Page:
Initiated by architects, CNU soon grew into a collaborative, multidisciplinary organization that joined design practitioners, builders, public officials, writers, nonprofit leaders, and citizens focused on human-scale communities.

Although some New Urbanists saw US-style suburban sprawl as the biggest land-use problem, the decision was made to tackle the “full sweep” of the built environment, from downtown to the countryside. The preamble to the Charter of the New Urbanism begins, “The Congress for the New Urbanism views disinvestment in central cities, the spread of placeless sprawl, increasing separation by race and income, environmental deterioration, loss of agricultural lands and wilderness, and the erosion of society’s built heritage as one interrelated community-building challenge.” The Charter was signed in 1996, at the fourth Congress.

CNU worked hard to focus on cities. One of the early victories was a deal with HUD to create the design guidelines for HOPE VI, the program that remade isolated public housing projects nationwide into mixed-income neighborhoods.

However, the media attention on New Urbanism centered on “new towns” in the suburbs—and real estate investment mostly flowed outside the city at the time. Almost nobody invested in new mixed-use main streets or downtowns in America from the 1920s to the 1990s—a seven-decade long research and development gap.

TNDs like Seaside, Kentlands, Orenco Station, Addison Circle, Habersham, and Celebration served as laboratories for new urban ideas from the 1980s through early 2000s. These private-sector projects created pockets of urban place by overcoming legal and institutional barriers to compact development. Urban-oriented codes, street types, building types, public spaces, and various combinations of these elements were tested in the marketplace—ideas that proved useful when investment began to flow back into cities in the 2000s.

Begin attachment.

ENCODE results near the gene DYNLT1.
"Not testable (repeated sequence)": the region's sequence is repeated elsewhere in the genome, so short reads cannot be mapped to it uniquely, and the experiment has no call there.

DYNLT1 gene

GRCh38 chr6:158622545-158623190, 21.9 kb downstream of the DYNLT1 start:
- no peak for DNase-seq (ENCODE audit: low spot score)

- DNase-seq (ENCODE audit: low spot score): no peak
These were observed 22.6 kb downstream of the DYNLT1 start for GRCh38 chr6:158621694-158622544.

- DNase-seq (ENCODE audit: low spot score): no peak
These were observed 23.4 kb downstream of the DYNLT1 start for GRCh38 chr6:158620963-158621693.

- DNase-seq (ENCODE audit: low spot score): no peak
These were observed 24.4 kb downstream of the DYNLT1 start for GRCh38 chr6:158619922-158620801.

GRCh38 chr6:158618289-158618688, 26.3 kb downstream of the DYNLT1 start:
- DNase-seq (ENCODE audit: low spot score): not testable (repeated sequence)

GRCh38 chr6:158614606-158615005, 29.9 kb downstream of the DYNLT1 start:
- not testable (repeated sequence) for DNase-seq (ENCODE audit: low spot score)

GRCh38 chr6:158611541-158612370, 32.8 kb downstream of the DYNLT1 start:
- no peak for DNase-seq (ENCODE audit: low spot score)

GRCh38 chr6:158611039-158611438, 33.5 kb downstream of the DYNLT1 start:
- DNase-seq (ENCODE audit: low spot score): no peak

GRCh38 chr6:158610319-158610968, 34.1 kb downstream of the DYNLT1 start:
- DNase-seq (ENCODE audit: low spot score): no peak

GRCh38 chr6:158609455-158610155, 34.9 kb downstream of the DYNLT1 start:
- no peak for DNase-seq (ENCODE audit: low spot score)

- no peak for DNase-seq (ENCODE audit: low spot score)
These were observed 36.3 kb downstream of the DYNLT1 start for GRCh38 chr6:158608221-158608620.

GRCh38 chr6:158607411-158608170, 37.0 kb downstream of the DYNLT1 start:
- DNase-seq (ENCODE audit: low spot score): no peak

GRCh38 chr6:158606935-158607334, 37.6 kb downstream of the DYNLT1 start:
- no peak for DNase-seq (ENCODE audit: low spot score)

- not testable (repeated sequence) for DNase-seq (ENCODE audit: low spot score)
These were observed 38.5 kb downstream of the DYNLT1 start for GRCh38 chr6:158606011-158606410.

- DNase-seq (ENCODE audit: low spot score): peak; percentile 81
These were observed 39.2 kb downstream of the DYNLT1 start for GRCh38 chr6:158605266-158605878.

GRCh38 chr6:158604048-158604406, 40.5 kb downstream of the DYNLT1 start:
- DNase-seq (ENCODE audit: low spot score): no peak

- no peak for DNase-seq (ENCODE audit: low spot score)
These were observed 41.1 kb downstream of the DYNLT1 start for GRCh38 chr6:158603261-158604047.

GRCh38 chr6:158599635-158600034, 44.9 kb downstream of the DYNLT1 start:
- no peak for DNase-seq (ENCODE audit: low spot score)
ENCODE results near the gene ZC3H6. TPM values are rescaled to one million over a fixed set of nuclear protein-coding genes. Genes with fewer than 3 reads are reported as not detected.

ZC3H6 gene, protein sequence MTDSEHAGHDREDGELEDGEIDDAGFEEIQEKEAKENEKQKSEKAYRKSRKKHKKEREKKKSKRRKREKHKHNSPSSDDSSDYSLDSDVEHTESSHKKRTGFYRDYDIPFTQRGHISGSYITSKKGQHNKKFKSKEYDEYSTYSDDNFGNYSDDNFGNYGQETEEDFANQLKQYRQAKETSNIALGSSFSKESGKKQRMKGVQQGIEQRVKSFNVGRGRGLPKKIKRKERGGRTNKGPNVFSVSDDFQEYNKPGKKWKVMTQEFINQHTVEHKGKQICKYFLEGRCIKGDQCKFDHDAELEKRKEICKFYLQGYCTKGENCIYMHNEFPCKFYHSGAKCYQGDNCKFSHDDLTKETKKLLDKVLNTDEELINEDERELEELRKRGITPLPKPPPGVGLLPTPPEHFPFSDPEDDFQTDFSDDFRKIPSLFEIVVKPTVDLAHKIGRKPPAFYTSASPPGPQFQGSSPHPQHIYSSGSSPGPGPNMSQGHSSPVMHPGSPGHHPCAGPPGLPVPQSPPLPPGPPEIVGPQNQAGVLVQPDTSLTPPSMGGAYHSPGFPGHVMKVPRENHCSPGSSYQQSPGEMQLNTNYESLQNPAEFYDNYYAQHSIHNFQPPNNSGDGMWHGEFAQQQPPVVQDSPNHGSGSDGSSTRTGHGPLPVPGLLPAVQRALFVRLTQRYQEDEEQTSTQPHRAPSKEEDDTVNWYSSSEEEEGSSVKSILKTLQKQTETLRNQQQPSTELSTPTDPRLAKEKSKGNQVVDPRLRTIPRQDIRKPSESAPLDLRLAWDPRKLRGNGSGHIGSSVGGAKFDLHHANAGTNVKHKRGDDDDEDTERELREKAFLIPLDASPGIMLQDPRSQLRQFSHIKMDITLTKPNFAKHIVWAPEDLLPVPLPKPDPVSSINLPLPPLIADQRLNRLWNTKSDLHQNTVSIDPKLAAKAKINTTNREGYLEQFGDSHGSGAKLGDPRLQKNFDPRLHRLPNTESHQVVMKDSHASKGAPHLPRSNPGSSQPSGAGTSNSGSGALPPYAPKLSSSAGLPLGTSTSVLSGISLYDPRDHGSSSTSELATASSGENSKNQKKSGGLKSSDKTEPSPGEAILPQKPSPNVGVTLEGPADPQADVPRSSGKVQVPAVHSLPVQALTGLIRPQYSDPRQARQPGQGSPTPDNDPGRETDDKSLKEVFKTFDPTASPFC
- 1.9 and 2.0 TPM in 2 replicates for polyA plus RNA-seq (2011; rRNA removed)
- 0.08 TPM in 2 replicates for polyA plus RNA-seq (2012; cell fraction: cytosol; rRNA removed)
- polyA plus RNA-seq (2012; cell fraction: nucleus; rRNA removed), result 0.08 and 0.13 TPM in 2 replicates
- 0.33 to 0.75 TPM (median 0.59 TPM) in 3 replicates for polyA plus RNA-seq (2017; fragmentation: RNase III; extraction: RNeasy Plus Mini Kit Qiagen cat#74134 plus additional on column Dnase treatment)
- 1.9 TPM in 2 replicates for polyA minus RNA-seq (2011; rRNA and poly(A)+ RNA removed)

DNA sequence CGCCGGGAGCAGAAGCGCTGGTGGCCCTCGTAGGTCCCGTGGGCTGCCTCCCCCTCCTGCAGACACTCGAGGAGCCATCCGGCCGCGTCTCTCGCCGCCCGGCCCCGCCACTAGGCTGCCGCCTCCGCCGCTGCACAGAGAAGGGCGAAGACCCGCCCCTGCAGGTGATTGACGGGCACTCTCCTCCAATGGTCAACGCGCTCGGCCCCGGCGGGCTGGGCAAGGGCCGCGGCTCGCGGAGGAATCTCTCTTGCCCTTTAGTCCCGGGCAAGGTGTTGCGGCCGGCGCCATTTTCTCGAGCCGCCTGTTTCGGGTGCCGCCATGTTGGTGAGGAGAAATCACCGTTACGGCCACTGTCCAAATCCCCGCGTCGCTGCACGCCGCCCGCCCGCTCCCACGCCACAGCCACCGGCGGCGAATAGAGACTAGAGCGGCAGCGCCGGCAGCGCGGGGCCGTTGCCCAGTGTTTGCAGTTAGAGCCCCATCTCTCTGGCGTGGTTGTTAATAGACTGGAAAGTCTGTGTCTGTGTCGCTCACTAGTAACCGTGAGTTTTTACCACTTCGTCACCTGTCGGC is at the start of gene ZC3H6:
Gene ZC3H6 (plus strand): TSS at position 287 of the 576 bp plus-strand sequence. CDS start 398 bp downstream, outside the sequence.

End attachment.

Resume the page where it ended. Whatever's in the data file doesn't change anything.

Smart Growth, a cousin to New Urbanism, took root in Maryland in the late 1990s and quickly spread nationwide. Smart Growth focused on government policy and adopted the basic tenets of new urban design. The Complete Streets movement launched in 2003—based in part on new urbanist ideas of pedestrian-friendly streets. TOD, conceived in the 1980s by CNU cofounder Peter Calthorpe, took off in the 2000s as transit agencies and developers discovered the value of transit proximity.

Two trends and a real estate cataclysm impacted New Urbanism in this millennium. The market for mixed-use, walkable places steadily grew—mostly due to the preferences of the emerging millennial generation and empty nester Boomers. The 2008 housing crash dramatically slowed the rate of suburban expansion and opened the door for low-cost methods of jump-starting urban places such as Tactical Urbanism and Lean Urbanism, both initiated by CNU members. Also, the idea of suburban retrofit gained widespread recognition among planners and developers.

As momentum waxes for mixed-use, walkable neighborhoods in the 2010s, the challenge before CNU and its members is to build off the successes of the movement to accelerate the pace of change.